The sun wasn’t the only thing that was heating things up at the Santa Cruz Blues Festival Memorial Day weekend.
A steady lineup of acclaimed guitar slingers, including Jimmie Vaughan, Derek Trucks, Susan Tedeschi, Sonny Landreth, Carolyn Wonderland, J.J. Grey and yes, even Saturday’s headliner Steve Miller, whose expert guitar playing is often overshadowed by his singing and songwriting, kept the heat up for both days of the festival.
But it wasn’t just guitarists holding court in the intimate confines of the tree-lined lawns of Aptos Village Park just outside Santa Cruz. The Father of British Blues, John Mayall, still an energetic 79 years old, kept the day moving briskly along playing harmonica and keyboards and sandwiched in between Landreth’s and Vaughan’s sets.
Texas ace Wonderland started off Saturday with a typically fiery set of guitar blues, while Landreth proved he is one of the finest practitioners of the slide guitar with an unusually vigorous set. With Landreth and Trucks both playing this festival it can be argued two of the finest slide guitarists in the world were on display that weekend.
Vaughan, who could be seen chatting extensively with Miller backstage, even joined the Space Cowboy for three or four songs, to the delight of the sun-dappled crowds.
Sunday, also sunny and cloudless, kicked off with the upbeat antics of former Oakland street performers the California Honeydrops, who mixed jazzy, bluesy rhythms with a Bourbon Street vibe to the delight of the crowd.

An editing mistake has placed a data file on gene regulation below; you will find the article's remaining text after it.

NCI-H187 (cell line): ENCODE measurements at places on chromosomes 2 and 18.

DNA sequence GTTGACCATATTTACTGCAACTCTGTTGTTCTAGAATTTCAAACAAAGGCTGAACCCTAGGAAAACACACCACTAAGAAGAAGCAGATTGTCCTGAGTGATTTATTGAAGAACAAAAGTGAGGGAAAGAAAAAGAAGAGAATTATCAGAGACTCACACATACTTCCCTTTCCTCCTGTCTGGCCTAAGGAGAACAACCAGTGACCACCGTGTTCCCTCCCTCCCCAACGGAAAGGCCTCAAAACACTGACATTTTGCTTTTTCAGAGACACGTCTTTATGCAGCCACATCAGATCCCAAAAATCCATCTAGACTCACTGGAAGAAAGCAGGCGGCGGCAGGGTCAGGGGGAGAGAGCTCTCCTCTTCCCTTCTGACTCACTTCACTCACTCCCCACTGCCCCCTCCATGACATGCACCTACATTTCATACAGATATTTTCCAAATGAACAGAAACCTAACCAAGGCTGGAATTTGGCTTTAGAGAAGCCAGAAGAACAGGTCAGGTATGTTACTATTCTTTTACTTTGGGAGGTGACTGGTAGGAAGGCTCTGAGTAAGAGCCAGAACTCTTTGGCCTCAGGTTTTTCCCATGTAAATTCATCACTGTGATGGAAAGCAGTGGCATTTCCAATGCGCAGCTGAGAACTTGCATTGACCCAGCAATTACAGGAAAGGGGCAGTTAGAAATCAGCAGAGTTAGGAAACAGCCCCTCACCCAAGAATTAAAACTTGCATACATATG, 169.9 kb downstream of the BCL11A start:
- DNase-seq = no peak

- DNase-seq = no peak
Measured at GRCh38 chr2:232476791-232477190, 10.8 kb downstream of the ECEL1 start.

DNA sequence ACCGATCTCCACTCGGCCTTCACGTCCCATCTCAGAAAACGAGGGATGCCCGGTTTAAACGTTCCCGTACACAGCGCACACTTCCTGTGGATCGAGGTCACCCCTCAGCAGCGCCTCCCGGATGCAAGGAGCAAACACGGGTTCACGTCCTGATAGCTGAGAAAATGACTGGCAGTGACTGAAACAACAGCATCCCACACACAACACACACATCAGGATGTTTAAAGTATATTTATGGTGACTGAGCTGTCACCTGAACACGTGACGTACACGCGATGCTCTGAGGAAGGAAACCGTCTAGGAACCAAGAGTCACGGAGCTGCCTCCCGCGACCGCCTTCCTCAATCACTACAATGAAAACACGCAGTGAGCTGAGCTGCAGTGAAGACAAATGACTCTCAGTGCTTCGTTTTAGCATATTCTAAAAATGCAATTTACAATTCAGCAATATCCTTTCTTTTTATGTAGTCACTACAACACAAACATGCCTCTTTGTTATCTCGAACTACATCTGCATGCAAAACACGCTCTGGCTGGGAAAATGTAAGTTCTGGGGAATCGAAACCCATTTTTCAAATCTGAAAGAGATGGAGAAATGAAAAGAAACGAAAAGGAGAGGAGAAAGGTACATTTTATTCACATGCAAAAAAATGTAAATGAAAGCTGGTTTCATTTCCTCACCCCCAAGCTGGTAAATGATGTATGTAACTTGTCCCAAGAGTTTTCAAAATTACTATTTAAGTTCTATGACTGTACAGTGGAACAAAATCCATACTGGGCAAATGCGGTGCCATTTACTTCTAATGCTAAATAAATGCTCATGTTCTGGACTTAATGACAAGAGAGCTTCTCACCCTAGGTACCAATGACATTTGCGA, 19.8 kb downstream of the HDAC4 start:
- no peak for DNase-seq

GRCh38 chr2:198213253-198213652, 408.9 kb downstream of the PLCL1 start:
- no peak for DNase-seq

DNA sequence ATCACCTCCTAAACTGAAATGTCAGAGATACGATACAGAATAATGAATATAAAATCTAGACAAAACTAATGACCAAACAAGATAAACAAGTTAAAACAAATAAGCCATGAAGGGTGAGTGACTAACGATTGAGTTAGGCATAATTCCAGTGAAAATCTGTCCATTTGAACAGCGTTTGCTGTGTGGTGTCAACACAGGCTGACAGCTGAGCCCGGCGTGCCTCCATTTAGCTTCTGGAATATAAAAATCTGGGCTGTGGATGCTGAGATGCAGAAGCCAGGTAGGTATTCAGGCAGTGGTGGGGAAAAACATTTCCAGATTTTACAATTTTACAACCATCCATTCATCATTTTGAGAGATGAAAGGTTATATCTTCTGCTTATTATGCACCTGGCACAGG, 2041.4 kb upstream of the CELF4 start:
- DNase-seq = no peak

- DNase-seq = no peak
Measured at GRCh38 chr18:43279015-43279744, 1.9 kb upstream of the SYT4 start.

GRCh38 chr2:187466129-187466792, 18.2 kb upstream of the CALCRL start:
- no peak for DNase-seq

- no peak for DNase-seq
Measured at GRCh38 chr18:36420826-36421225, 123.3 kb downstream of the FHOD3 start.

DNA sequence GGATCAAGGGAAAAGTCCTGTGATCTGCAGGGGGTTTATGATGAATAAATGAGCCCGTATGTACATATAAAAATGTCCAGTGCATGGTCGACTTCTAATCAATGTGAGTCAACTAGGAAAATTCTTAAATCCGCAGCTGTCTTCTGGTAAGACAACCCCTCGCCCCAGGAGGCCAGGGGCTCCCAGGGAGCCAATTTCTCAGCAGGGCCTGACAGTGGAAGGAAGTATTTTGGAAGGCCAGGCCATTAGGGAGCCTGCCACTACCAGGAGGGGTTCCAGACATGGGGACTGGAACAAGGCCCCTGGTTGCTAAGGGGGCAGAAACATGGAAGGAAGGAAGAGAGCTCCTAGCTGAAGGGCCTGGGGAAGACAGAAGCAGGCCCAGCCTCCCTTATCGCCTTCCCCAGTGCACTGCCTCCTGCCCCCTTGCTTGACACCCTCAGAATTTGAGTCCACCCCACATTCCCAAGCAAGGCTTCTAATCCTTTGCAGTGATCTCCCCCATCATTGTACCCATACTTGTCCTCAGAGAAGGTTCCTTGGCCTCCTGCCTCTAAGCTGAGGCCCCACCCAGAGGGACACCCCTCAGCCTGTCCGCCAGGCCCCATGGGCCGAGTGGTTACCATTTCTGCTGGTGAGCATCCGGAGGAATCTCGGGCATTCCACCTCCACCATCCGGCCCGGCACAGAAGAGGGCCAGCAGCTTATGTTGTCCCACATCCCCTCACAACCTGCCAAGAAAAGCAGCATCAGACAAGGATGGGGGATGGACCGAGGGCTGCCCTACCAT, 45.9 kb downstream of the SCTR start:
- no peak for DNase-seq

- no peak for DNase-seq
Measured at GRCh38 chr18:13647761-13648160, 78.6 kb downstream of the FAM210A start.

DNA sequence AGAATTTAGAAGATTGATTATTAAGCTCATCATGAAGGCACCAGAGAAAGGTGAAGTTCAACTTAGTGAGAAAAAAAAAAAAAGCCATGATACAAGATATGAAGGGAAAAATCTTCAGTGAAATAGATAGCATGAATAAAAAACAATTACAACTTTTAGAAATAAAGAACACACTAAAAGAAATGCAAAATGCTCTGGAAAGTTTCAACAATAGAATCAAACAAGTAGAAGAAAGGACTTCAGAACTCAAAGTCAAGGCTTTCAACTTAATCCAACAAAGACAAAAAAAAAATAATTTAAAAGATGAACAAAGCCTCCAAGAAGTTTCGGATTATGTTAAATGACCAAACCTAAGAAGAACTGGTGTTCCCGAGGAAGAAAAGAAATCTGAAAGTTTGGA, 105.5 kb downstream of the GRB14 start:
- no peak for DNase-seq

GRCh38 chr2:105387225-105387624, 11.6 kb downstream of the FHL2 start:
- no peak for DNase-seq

Nicki Bluhm and The Gramblers changed the vibe with a more soulful, country-rockish groove, while James Hunter Six reached back in time with a retro-soul set.
Southern blues rock and soul were the order of the day for JJ Grey & MoFro, a last-day replacement for an ailing Sharon Jones and the Dap Kings. There was no explanation for her absence, but it was later learned she was diagnosed with cancer and had to cut out her touring and recording schedule.
While no replacement for Jones’ dynamic Old School soul revue, Grey nonetheless acquitted himself well with an upbeat set of soul-drenched rockers.
Sunday’s headliners, the 11-piece Tedeschi Trucks Band, which features Trucks and Tedeschi both on guitar and Tedeschi on vocals, brought the whole weekend to a wholly satsifying end with a masterful and powerful set of songs that fused blues, R&B, rock and gospel.
The band debuted here three years ago, but it had only a few shows under its belt at the time (“We were still piecing it together,” Trucks told me in an interview a week before the festival). This time the band was like a well-oiled machine, tight, in full throttle and taking curves with the ease of a high-performance vehicle.
Trucks, of course, peeled off several astounding slide guitar leads, but Tedeschi was also in fine form, not only in her gravelly, honey-soaked voice, but in her own guitar playing.
No wonder Trucks called it one of the nicer festivals the band gets to play on the road.
“A festival like this, it’s almost like a small community throwing a party with a bunch of good bands,” he said in the interview. “I was excited to see it show back up (on the tour schedule).”
Well, so do about 2,000 other people that made it that sunny Sunday on California’s Central Coast.